Here indeed is one of the greatest inconveniences and difficulties in the Government of India from England, that views of Indian questions are liable to be influenced by purely English prejudices or sentiments, applied to a state of society and a condition of things to which they have in fact very little real pertinency. The defense which Lord Canning makes in his dispatch, published to-day, of the policy of his proclamation against the objections of Sir James Outram, the Commissioner of Oude, is very plausible, though it appears that he so far yielded to the representations of the Commissioner as to insert into the proclamation the mollifying sentence, not contained in the original draft sent to England, and on which Lord Ellenborough’s dispatch was based.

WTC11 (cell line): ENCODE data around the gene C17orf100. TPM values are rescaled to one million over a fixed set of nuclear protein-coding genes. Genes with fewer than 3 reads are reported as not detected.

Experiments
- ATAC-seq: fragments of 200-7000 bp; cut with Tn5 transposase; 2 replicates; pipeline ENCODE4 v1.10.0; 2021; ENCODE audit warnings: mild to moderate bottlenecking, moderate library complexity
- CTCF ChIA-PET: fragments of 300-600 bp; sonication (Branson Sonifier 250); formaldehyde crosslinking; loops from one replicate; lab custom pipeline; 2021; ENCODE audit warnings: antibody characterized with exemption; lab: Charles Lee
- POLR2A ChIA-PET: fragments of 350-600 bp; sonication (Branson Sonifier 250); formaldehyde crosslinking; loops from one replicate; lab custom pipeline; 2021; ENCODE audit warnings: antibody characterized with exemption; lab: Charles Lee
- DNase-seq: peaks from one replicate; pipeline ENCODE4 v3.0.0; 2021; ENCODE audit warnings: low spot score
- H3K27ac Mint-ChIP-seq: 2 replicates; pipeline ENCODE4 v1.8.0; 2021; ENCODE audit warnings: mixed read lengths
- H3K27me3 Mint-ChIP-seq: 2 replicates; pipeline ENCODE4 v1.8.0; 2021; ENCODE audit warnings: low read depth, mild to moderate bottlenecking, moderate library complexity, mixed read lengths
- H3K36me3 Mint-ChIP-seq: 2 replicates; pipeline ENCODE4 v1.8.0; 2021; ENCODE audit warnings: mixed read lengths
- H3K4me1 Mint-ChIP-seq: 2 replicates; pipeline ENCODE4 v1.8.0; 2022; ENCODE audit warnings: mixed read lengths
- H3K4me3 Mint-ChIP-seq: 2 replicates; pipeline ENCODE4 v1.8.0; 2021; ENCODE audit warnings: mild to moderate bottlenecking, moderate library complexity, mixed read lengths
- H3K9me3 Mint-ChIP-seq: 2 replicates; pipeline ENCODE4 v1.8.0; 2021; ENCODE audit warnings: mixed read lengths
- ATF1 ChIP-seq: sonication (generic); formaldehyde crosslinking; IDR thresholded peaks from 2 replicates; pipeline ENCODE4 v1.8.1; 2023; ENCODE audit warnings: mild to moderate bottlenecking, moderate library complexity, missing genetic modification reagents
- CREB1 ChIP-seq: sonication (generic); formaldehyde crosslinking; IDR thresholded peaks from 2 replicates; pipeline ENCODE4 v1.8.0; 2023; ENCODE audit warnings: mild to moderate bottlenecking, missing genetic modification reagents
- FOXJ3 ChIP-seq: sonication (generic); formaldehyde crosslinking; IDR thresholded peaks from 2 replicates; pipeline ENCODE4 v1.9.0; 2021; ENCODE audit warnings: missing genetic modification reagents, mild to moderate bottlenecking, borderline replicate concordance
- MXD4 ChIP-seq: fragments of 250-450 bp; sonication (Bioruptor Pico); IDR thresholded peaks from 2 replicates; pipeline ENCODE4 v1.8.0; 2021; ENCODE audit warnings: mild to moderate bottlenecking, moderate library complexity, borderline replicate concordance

Lord Canning’s opinion as to the light in which the conduct of landholders of Oude in joining in the rebellion ought to be viewed does not appear to differ much from that of Sir James Outram and Lord Ellenborough. He argues that they stand in a very different position not only from the mutinous Sepoys, but from that of the inhabitants of rebellious districts in which the British rule had been longer established. He admits that they are entitled to be treated as persons having provocation for the course they took; but at the same time insists that they must be made to understand that rebellion cannot be resorted to without involving serious consequences to themselves. We shall soon learn what the effect of the issue of the proclamation has been, and whether Lord Canning or Sir James Outram was nearer right in his anticipation of its results.